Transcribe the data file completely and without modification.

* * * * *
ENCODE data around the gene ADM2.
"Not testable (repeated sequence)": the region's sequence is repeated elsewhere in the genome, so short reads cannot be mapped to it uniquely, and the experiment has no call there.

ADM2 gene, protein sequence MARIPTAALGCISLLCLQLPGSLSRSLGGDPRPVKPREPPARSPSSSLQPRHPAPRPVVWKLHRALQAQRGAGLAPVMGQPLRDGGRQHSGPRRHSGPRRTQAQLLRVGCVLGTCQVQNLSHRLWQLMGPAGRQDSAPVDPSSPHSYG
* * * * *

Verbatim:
ENCODE data around the gene ADM2.
"Not testable (repeated sequence)": the region's sequence is repeated elsewhere in the genome, so short reads cannot be mapped to it uniquely, and the experiment has no call there.

ADM2 gene, protein sequence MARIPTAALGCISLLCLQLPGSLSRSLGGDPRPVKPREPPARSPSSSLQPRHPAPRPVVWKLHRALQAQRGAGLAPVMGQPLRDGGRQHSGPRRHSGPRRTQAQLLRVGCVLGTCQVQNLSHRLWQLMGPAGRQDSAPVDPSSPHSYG